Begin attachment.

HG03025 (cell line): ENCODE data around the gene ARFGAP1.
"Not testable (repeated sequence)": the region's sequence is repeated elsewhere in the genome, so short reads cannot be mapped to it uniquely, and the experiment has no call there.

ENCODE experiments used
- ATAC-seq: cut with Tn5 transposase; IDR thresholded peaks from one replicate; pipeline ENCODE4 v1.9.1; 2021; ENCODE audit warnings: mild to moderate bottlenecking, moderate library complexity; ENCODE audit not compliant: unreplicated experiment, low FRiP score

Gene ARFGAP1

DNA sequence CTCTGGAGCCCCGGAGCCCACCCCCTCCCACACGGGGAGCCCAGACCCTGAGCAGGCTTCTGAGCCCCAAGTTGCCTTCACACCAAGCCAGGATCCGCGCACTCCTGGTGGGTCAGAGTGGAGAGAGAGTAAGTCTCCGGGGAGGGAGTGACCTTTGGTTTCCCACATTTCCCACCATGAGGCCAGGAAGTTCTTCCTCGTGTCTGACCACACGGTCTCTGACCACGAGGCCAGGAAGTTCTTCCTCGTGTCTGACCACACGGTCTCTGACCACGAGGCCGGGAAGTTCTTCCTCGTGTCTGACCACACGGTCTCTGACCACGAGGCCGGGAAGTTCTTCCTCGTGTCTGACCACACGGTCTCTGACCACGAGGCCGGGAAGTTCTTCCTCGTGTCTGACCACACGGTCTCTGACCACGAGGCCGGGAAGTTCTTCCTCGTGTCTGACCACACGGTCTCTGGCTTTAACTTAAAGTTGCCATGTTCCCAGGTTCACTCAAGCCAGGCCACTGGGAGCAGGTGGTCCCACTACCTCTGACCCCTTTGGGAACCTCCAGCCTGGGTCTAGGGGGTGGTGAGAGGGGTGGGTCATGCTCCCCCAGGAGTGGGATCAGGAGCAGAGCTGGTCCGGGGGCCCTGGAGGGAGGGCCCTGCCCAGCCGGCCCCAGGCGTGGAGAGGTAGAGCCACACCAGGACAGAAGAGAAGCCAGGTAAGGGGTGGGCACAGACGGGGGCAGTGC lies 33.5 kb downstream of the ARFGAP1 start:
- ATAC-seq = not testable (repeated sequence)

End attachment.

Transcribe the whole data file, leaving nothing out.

HG03025 (cell line): ENCODE data around the gene ARFGAP1.
"Not testable (repeated sequence)": the region's sequence is repeated elsewhere in the genome, so short reads cannot be mapped to it uniquely, and the experiment has no call there.

ENCODE experiments used
- ATAC-seq: cut with Tn5 transposase; IDR thresholded peaks from one replicate; pipeline ENCODE4 v1.9.1; 2021; ENCODE audit warnings: mild to moderate bottlenecking, moderate library complexity; ENCODE audit not compliant: unreplicated experiment, low FRiP score

Gene ARFGAP1

DNA sequence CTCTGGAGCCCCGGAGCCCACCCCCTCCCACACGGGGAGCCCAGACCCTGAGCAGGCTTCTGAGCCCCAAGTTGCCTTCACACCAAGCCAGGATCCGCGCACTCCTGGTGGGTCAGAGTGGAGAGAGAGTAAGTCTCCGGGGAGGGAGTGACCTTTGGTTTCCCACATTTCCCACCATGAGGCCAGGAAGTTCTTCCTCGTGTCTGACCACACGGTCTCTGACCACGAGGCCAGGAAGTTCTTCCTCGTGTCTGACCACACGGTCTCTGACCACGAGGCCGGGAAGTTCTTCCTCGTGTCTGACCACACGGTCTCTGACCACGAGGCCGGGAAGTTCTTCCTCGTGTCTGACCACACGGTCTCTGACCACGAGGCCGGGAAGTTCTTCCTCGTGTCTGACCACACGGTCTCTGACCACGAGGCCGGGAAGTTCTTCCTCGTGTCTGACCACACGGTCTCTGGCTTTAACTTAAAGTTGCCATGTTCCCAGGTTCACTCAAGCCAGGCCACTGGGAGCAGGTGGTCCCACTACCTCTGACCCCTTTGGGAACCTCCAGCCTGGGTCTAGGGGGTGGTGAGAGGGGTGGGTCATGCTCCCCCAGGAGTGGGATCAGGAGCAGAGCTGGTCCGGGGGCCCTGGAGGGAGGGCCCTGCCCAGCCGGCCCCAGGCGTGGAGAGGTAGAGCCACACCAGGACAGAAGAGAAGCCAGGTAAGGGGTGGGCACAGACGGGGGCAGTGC lies 33.5 kb downstream of the ARFGAP1 start:
- ATAC-seq = not testable (repeated sequence)